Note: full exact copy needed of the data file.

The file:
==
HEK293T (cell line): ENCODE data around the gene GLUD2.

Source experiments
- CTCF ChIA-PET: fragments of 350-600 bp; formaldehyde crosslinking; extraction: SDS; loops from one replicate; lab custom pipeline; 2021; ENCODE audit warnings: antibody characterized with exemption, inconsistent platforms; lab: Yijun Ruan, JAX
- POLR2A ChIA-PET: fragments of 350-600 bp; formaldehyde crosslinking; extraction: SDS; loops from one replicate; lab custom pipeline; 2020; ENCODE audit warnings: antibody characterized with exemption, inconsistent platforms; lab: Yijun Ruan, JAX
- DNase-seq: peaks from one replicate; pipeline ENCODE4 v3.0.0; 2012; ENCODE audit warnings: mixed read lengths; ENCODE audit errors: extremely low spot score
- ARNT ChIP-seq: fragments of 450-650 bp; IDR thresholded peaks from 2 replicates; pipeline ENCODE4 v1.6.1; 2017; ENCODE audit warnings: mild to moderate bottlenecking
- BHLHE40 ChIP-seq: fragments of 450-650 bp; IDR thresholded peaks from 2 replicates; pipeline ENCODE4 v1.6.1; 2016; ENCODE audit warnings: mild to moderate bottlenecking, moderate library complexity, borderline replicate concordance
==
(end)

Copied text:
HEK293T (cell line): ENCODE data around the gene GLUD2.

Source experiments
- CTCF ChIA-PET: fragments of 350-600 bp; formaldehyde crosslinking; extraction: SDS; loops from one replicate; lab custom pipeline; 2021; ENCODE audit warnings: antibody characterized with exemption, inconsistent platforms; lab: Yijun Ruan, JAX
- POLR2A ChIA-PET: fragments of 350-600 bp; formaldehyde crosslinking; extraction: SDS; loops from one replicate; lab custom pipeline; 2020; ENCODE audit warnings: antibody characterized with exemption, inconsistent platforms; lab: Yijun Ruan, JAX
- DNase-seq: peaks from one replicate; pipeline ENCODE4 v3.0.0; 2012; ENCODE audit warnings: mixed read lengths; ENCODE audit errors: extremely low spot score
- ARNT ChIP-seq: fragments of 450-650 bp; IDR thresholded peaks from 2 replicates; pipeline ENCODE4 v1.6.1; 2017; ENCODE audit warnings: mild to moderate bottlenecking
- BHLHE40 ChIP-seq: fragments of 450-650 bp; IDR thresholded peaks from 2 replicates; pipeline ENCODE4 v1.6.1; 2016; ENCODE audit warnings: mild to moderate bottlenecking, moderate library complexity, borderline replicate concordance